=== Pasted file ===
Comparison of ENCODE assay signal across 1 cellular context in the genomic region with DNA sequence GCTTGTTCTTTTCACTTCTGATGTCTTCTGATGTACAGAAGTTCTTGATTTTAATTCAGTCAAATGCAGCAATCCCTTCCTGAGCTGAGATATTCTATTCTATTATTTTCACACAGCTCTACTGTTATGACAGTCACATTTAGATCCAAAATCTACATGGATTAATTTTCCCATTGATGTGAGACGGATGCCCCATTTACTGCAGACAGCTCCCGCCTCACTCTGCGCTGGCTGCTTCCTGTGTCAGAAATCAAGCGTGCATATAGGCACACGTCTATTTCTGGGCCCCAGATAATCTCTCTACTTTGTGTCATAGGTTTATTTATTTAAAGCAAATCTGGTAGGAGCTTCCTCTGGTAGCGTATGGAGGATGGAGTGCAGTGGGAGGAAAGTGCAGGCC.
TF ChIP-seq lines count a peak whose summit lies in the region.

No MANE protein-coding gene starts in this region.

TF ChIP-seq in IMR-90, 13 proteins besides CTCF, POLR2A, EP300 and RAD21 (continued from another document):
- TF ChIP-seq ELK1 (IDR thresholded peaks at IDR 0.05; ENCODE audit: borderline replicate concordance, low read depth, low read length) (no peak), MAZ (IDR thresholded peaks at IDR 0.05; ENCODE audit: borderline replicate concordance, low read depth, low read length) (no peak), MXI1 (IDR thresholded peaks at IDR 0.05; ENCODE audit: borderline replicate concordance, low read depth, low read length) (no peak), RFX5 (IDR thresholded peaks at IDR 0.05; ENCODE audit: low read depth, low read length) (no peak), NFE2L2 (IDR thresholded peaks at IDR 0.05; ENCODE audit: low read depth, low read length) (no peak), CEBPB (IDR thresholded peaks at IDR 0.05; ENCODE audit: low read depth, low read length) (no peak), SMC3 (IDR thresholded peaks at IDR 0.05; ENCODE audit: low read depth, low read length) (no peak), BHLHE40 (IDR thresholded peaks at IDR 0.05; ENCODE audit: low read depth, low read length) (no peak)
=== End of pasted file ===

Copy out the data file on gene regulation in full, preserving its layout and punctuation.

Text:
Comparison of ENCODE assay signal across 1 cellular context in the genomic region with DNA sequence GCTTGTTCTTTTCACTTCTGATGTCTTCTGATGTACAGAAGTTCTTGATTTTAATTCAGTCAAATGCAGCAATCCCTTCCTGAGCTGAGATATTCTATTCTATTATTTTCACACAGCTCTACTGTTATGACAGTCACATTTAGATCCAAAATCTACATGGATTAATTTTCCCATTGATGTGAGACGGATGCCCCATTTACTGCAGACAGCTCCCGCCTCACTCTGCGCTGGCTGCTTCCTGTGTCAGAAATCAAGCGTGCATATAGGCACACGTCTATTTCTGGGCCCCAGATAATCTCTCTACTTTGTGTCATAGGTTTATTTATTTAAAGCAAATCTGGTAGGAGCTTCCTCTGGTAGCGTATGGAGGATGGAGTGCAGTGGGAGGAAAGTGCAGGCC.
TF ChIP-seq lines count a peak whose summit lies in the region.

No MANE protein-coding gene starts in this region.

TF ChIP-seq in IMR-90, 13 proteins besides CTCF, POLR2A, EP300 and RAD21 (continued from another document):
- TF ChIP-seq ELK1 (IDR thresholded peaks at IDR 0.05; ENCODE audit: borderline replicate concordance, low read depth, low read length) (no peak), MAZ (IDR thresholded peaks at IDR 0.05; ENCODE audit: borderline replicate concordance, low read depth, low read length) (no peak), MXI1 (IDR thresholded peaks at IDR 0.05; ENCODE audit: borderline replicate concordance, low read depth, low read length) (no peak), RFX5 (IDR thresholded peaks at IDR 0.05; ENCODE audit: low read depth, low read length) (no peak), NFE2L2 (IDR thresholded peaks at IDR 0.05; ENCODE audit: low read depth, low read length) (no peak), CEBPB (IDR thresholded peaks at IDR 0.05; ENCODE audit: low read depth, low read length) (no peak), SMC3 (IDR thresholded peaks at IDR 0.05; ENCODE audit: low read depth, low read length) (no peak), BHLHE40 (IDR thresholded peaks at IDR 0.05; ENCODE audit: low read depth, low read length) (no peak)